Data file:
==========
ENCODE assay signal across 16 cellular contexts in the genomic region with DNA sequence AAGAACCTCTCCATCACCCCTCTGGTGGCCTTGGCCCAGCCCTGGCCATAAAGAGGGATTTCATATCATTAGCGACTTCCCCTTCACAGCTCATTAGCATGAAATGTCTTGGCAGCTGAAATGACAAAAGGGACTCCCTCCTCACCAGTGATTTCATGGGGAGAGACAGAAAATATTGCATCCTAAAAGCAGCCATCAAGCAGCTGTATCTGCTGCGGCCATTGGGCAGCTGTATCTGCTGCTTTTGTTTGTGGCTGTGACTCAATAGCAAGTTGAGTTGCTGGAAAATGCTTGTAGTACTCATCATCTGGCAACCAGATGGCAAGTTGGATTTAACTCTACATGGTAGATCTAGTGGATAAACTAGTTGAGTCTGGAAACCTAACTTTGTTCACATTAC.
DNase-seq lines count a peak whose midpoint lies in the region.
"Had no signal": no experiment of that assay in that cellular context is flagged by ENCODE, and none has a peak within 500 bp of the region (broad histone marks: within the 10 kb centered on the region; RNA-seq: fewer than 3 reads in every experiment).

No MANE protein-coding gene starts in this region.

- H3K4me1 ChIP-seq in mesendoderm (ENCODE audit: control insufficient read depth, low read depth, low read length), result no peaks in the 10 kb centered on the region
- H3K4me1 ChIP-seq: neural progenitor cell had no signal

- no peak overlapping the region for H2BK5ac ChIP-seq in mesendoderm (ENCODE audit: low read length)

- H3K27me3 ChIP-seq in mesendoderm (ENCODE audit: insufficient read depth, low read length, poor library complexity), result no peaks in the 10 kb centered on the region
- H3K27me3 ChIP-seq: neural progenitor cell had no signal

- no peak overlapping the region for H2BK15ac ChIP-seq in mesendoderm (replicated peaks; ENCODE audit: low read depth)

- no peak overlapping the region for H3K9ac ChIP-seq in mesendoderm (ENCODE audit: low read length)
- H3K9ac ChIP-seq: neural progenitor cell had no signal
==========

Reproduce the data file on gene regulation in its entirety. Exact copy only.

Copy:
ENCODE assay signal across 16 cellular contexts in the genomic region with DNA sequence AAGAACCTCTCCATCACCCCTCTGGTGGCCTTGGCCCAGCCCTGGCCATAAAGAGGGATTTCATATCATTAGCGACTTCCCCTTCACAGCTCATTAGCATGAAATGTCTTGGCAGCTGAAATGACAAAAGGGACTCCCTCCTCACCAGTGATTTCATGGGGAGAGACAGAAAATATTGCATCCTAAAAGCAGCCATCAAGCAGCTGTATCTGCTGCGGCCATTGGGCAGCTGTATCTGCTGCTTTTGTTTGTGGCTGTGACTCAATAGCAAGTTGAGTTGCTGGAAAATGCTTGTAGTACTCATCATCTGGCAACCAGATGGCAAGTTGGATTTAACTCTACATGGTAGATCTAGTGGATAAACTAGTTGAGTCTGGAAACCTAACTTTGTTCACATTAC.
DNase-seq lines count a peak whose midpoint lies in the region.
"Had no signal": no experiment of that assay in that cellular context is flagged by ENCODE, and none has a peak within 500 bp of the region (broad histone marks: within the 10 kb centered on the region; RNA-seq: fewer than 3 reads in every experiment).

No MANE protein-coding gene starts in this region.

- H3K4me1 ChIP-seq in mesendoderm (ENCODE audit: control insufficient read depth, low read depth, low read length), result no peaks in the 10 kb centered on the region
- H3K4me1 ChIP-seq: neural progenitor cell had no signal

- no peak overlapping the region for H2BK5ac ChIP-seq in mesendoderm (ENCODE audit: low read length)

- H3K27me3 ChIP-seq in mesendoderm (ENCODE audit: insufficient read depth, low read length, poor library complexity), result no peaks in the 10 kb centered on the region
- H3K27me3 ChIP-seq: neural progenitor cell had no signal

- no peak overlapping the region for H2BK15ac ChIP-seq in mesendoderm (replicated peaks; ENCODE audit: low read depth)

- no peak overlapping the region for H3K9ac ChIP-seq in mesendoderm (ENCODE audit: low read length)
- H3K9ac ChIP-seq: neural progenitor cell had no signal